We are better off  than many other people. That is something to smile and be happy about. We are together. Our kids love us and each other and are happy. We have a lot to be thankful for and a lot to embrace and be joyous about.

Sometimes it is hard to see these things. We sometimes have to search really hard. When you look at what you have instead of what you don’t have or perhaps what you won’t have in the future, you can keep your happy with you.

Keep your happy. Let it shine, but don’t let it fly away.

Frances riding on Assateague.

Frances riding on Assateague.

posted by Karen in Early Signs of Alzheimer's,Early Stages of Alzheimer's Disease,Uncategorized,Younger Onset Alzheimer's Disease and have Comments (4)

Inconsistencies Abound


On top of the Assateague Lighthouse, 2010

On top of the Assateague Lighthouse, 2010

Tonight I asked Jim how many years we have been married. At first he said he didn’t know, then answered, “13”.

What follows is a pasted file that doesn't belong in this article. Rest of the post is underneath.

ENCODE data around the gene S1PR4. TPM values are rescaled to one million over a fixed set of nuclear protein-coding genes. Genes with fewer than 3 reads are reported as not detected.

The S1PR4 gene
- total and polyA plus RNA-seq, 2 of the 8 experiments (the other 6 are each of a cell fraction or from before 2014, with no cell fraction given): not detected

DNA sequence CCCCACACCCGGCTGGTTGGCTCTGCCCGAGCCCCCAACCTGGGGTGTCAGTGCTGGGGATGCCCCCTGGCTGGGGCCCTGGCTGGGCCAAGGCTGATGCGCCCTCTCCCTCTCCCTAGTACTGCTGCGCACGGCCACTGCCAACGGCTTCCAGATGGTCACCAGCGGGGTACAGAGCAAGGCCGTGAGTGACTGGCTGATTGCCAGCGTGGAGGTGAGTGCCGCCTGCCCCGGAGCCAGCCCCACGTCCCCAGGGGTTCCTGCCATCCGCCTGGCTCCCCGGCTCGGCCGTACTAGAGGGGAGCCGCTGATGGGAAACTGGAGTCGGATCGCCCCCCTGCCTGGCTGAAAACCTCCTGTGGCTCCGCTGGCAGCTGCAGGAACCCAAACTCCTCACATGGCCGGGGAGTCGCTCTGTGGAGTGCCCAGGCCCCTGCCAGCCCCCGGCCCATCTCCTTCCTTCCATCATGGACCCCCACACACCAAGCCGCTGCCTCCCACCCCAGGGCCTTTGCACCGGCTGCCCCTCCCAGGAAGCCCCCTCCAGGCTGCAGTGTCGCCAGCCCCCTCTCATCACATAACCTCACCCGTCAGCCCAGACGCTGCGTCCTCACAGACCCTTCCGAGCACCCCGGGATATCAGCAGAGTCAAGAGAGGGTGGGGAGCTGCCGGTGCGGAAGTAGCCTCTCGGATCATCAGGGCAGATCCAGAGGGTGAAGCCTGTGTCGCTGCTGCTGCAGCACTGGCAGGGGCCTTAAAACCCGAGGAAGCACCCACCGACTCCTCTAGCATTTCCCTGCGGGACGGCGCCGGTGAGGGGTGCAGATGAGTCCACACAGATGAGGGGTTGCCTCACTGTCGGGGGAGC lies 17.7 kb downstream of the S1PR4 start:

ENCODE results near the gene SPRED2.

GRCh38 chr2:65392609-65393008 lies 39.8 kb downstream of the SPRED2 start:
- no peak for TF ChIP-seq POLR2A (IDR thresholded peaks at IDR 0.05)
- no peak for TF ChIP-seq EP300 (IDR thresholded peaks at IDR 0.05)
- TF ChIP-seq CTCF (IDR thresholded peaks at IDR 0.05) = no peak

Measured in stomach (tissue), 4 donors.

“No. Guess again.”

“I don’t know.”

“What year were we married?”


“What year is it?”


“So, how many years is that?”

“I don’t know.”

“Ok. 97 – 2007 is how many?”


“How many from 2007 – 2013?”


“So, how many would that be?”

“I don’t know. I don’t remember.”

“It was 10. So how much would 10 plus 6 be?”


“Yep, you are right. We have been married 16 years.”

So goes a conversation with someone in the earliest of stages of Alzheimer’s Disease. Unless you live with someone day in and day out, you really could not comprehend the frustration at the inconsistencies.  Jim normally is a math wizard, and I feel compelled to try to keep his mind active.  Letting him know that he can still figure things out is important, hence the above conversation.